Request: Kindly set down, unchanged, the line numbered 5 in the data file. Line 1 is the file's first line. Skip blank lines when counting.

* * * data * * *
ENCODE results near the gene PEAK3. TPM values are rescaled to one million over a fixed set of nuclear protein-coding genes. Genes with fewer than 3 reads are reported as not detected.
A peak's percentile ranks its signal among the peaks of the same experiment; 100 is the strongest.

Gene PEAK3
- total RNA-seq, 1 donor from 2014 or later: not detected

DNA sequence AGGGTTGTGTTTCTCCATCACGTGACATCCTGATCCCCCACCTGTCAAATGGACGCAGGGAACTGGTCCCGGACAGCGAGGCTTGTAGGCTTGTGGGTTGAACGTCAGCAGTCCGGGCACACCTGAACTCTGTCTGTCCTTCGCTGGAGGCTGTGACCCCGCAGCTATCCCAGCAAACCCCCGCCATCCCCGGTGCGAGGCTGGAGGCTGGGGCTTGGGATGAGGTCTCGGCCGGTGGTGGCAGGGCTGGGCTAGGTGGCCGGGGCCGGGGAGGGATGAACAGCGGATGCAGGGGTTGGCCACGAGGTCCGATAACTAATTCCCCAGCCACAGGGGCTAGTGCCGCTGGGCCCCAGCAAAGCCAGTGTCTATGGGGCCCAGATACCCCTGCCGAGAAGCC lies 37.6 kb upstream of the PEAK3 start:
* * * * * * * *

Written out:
DNA sequence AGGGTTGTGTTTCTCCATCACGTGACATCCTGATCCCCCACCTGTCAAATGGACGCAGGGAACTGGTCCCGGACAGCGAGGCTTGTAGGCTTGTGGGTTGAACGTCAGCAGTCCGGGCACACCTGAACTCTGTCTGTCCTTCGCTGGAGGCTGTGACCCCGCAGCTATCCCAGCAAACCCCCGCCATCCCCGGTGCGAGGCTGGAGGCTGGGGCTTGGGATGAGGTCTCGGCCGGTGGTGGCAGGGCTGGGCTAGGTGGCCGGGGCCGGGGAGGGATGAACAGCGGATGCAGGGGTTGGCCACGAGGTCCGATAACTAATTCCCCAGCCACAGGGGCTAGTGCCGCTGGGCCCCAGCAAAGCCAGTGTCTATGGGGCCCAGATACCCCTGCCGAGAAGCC lies 37.6 kb upstream of the PEAK3 start: